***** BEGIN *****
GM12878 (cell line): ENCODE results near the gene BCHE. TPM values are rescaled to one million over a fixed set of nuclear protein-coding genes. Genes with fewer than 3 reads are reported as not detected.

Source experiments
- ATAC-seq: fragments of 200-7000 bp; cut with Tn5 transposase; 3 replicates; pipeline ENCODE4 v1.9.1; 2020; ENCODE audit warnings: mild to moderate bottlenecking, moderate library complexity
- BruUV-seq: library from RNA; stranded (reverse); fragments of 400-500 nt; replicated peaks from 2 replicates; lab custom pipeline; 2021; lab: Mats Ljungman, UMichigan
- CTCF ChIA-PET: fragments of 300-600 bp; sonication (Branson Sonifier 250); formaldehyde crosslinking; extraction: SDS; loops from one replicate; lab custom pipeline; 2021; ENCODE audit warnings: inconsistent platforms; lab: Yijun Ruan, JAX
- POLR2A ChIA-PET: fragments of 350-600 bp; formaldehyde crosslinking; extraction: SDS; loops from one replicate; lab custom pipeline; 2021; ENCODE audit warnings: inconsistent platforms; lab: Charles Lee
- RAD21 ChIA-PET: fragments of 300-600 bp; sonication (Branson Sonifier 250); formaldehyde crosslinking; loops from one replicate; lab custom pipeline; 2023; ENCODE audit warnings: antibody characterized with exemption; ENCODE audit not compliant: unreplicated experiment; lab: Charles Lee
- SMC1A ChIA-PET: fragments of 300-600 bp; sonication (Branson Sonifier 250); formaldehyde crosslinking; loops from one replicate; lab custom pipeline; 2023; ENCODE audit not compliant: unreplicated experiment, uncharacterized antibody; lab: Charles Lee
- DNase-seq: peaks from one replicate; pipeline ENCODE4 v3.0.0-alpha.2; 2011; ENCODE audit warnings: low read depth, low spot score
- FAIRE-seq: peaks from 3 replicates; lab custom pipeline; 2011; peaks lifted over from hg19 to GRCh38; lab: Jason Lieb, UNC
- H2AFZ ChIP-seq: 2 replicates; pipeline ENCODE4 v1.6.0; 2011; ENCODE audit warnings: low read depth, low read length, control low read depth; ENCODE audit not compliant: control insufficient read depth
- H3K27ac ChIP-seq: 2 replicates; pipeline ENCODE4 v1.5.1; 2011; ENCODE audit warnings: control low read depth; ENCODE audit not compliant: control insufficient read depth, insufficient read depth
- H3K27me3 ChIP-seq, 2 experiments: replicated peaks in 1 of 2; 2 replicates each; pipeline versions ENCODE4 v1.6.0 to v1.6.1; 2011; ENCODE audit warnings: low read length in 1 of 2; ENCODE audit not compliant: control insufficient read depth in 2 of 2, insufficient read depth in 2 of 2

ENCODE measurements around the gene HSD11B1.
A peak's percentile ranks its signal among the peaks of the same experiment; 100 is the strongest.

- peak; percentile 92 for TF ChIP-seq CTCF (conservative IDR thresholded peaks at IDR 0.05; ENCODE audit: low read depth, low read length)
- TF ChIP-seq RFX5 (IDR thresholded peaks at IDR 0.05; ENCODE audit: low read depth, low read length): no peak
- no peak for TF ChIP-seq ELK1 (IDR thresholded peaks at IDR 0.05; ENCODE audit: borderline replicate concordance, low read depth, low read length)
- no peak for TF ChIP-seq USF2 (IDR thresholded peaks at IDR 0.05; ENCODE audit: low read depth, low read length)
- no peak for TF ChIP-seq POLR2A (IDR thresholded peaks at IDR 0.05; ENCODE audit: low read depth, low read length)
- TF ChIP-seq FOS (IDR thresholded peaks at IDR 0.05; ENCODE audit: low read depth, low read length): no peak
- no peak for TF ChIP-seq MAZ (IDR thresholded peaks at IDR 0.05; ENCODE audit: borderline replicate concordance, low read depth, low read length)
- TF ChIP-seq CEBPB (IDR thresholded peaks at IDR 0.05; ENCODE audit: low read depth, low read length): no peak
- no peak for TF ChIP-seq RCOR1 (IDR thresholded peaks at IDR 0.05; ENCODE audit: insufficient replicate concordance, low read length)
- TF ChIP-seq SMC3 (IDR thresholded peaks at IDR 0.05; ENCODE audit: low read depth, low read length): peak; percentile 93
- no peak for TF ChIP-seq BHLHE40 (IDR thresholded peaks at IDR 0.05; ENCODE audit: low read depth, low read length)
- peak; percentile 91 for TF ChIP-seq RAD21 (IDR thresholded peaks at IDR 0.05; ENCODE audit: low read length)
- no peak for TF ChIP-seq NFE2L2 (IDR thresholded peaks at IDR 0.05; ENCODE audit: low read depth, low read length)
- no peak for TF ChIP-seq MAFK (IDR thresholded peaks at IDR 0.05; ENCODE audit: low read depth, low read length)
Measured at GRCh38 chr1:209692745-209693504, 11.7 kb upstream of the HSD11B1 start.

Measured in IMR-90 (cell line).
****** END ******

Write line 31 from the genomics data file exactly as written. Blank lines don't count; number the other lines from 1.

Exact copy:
Measured in IMR-90 (cell line).